I liked the feel of them. Early 1900s. Brass with leather covering. Centre focus. And French. I ’ve always had a penchant for things French, as you’ve no doubt guessed already. Lumière de Paris. Just the sound of the maker’s name was enough to make me close my eyes, to make me yearn for something I hadn’t got. Lumière de Paris
All the way home I was like a kid with a new toy, zooming in on anything and everything that caught my eye – a couple kissing (she kept her nice blue eyes open throughout the kiss); a roof-repairer (wearing an out-of-date Arsenal shirt with HENRY printed on the back – I could only see the HEN bit because he was half-hidden by the chimney stack but I could guess the rest – I probably could have deciphered that much without the binoculars); the front page of The Times (being read by an elderly gent at a bus stop across the street – I was surprised to note it had gone up to £150 but that was perhaps only for the Saturday edition).
After a week of irregular use, however, the binocular novelty began to fade, diminish, dwindle, ease off as it were.
My first misgivings came when I spotted a fox on the garden wall, an exciting enough event  to watch, drink in and remember later. A precious moment stolen from time. Emotion recollected in tranquillity and all that. If I had been a Verlaine I would have penned an immortal poem about it some lazy Sunday afternoon months afterwards but instead, me being just me, I reached for the binoculars, a bit like a Japanese tourist reaching for his Nikon as soon as the Taj Mahal comes into sight.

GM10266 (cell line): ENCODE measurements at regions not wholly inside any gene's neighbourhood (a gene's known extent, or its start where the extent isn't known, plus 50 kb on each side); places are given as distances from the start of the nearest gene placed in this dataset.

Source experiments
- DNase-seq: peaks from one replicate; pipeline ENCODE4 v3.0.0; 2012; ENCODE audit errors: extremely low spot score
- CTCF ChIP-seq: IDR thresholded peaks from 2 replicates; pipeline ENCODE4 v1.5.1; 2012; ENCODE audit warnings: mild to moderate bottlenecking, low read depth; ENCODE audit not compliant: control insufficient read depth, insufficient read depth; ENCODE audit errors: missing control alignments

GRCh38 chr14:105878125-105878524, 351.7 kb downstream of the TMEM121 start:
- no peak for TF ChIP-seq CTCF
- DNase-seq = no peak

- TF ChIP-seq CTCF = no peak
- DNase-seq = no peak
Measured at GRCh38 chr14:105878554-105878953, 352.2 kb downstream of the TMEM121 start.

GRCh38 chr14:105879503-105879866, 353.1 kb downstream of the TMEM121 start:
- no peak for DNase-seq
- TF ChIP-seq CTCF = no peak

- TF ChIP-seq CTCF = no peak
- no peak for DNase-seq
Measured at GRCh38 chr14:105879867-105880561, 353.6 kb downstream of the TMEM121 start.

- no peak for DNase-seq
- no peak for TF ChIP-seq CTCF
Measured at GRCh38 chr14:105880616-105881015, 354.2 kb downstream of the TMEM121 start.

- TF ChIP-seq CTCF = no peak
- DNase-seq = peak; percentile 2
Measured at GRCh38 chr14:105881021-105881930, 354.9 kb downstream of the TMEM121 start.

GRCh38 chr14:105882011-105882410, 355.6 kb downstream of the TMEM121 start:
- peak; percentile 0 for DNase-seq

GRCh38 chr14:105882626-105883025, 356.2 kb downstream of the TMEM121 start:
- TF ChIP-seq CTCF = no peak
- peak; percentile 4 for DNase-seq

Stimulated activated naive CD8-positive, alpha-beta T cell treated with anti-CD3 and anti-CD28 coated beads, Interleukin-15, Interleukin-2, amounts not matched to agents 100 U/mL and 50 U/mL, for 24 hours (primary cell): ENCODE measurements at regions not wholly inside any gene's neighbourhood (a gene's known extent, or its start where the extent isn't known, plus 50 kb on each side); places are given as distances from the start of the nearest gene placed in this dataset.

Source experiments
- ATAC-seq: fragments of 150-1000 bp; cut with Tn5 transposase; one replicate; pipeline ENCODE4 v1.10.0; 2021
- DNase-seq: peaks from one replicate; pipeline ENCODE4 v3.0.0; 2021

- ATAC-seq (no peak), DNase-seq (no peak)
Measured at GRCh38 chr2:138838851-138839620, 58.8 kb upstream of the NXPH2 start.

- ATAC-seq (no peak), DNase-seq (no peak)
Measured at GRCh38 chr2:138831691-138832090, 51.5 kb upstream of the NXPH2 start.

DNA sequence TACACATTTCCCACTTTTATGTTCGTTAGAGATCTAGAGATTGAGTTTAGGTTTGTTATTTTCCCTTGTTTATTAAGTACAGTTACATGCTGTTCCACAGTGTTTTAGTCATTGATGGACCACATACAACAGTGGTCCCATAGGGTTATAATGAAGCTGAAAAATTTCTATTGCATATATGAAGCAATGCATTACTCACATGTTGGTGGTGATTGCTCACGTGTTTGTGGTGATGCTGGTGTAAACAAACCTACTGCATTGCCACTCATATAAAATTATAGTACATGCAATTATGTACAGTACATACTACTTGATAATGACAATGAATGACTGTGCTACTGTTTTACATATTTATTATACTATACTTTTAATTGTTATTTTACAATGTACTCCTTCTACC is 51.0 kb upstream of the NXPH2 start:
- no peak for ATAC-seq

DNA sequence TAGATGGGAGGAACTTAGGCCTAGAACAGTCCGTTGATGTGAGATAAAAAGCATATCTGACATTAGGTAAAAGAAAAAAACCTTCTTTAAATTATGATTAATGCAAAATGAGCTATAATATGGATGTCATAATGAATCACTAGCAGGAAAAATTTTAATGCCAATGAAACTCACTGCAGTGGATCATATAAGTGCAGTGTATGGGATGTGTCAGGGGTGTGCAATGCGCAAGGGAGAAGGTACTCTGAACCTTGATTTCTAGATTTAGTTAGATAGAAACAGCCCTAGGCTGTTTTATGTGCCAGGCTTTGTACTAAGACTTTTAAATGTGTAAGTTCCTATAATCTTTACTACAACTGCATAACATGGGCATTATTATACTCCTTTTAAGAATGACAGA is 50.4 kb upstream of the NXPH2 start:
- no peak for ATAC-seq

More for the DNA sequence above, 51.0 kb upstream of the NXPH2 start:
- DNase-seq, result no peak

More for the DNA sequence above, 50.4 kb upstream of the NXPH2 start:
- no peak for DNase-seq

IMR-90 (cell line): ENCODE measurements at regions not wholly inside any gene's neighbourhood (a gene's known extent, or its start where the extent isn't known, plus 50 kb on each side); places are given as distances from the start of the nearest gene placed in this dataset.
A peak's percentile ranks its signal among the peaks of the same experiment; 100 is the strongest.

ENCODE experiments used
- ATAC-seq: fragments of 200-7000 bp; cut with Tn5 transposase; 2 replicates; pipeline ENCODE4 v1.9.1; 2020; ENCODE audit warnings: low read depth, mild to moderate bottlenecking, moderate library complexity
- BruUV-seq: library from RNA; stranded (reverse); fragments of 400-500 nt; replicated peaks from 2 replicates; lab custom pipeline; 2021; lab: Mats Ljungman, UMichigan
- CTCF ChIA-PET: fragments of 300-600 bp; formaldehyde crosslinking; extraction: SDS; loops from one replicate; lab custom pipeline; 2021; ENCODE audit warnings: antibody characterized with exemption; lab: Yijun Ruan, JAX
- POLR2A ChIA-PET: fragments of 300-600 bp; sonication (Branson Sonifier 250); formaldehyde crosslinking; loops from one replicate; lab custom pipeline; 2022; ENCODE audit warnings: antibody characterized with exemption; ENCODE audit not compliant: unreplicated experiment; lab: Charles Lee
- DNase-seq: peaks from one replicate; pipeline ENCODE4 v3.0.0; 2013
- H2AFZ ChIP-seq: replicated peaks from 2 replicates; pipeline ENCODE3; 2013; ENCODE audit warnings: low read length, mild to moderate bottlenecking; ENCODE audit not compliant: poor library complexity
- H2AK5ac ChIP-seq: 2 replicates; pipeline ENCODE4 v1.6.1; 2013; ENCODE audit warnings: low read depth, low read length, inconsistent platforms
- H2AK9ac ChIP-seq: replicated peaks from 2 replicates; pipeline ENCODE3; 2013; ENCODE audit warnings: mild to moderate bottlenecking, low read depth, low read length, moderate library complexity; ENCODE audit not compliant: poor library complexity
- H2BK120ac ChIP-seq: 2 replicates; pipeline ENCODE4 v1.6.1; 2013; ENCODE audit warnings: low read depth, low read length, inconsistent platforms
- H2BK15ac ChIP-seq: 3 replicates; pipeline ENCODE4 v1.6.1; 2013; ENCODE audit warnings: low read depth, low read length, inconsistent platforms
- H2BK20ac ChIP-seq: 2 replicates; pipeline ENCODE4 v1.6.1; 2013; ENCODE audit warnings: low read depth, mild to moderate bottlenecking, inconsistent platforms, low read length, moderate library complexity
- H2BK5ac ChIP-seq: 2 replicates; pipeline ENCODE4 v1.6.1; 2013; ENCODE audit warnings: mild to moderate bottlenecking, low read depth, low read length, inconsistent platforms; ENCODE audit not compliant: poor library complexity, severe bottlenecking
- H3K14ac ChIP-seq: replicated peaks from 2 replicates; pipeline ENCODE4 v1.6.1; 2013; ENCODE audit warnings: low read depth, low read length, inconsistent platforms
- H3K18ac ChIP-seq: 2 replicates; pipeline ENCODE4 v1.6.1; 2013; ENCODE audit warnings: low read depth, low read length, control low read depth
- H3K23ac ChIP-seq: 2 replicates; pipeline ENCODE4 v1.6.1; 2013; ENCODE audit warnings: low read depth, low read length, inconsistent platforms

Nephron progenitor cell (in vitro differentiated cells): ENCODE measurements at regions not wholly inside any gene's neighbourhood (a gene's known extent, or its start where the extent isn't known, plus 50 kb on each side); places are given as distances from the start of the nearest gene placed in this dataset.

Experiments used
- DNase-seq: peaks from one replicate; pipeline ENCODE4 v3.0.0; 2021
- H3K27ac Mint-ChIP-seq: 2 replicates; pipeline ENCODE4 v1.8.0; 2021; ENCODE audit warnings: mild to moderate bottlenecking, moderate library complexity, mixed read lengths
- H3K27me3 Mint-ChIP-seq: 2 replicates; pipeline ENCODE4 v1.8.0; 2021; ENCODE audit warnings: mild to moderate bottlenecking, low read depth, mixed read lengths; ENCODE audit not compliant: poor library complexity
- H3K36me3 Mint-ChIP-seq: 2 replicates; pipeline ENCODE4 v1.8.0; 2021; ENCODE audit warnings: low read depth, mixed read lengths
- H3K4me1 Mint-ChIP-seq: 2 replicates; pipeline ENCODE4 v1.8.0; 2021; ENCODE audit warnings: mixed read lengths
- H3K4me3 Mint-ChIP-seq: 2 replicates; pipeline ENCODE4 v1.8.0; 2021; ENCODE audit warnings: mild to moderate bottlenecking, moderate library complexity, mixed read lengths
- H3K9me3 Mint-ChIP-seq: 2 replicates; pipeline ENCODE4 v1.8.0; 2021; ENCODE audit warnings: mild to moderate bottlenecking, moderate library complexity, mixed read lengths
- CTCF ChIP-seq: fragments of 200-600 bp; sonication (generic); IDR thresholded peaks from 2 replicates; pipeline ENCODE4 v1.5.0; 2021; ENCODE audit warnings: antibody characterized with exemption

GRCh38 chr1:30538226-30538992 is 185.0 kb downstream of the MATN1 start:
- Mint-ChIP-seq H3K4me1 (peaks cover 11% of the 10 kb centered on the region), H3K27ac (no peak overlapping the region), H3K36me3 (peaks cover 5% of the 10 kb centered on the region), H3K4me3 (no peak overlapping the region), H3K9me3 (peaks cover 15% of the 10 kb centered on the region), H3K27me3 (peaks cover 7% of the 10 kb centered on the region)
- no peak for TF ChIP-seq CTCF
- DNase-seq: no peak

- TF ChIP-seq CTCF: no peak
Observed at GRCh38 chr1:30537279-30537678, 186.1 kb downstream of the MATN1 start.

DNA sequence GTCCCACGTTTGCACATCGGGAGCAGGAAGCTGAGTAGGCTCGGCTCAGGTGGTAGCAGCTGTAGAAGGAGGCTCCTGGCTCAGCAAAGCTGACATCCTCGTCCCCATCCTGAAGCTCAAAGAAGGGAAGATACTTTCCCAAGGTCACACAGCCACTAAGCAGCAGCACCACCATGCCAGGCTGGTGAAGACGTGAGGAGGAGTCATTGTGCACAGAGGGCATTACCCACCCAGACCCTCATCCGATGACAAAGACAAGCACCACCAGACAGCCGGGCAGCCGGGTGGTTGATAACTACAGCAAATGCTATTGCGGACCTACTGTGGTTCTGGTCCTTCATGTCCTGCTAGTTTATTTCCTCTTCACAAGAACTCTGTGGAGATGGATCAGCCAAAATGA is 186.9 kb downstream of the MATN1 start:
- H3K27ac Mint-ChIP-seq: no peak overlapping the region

The fox stood there,  posing so it seemed, big tail, thinnish body, long face, bright fearless eyes, quite relaxed, quite blasé, something of autumn in its red-brown coat, looking over its left shoulder for me as if it had been waiting for ages, as if I was late for our appointment, but as soon as I made that fatal move to fish the binoculars out of my pocket – Whoosh! -and it was gone, dematerialised, vanishing into the thin air from whence it came, leaving me disappointed. Disenchanted. Disrespected.
My next faux-pas was when I saw Helga, my 40 year-old next-door neighbour, naked, well after midnight, chasing round her kitchen with a yellow plastic fly-swatter held aloft, poised and ready to strike. (I used to use a rolled up copy of The Scotsman for the same purpose, usually waiting till the bluebottle  landed on a window pane before I struck, but all that was well before I entered my Buddhist period….now it’s ‘Live and let live’.)  Anyway Helga’s bluebottle wasn’t one of those end-of-season types, (“torpid” is the word I’m groping for) but a bit of a mover, a frenetic zigzagger, never settling for long enough to be a sitting target. It was such an uneven contest. I became more interested in whether she caught the fly than in catching a glimpse of anything in the breast or pubic regions – she was after all a middle-aged lady and a nice woman to boot, a bit of a gourmet, well-travelled, interesting, kept herself to herself but with neighbours like me who could blame her?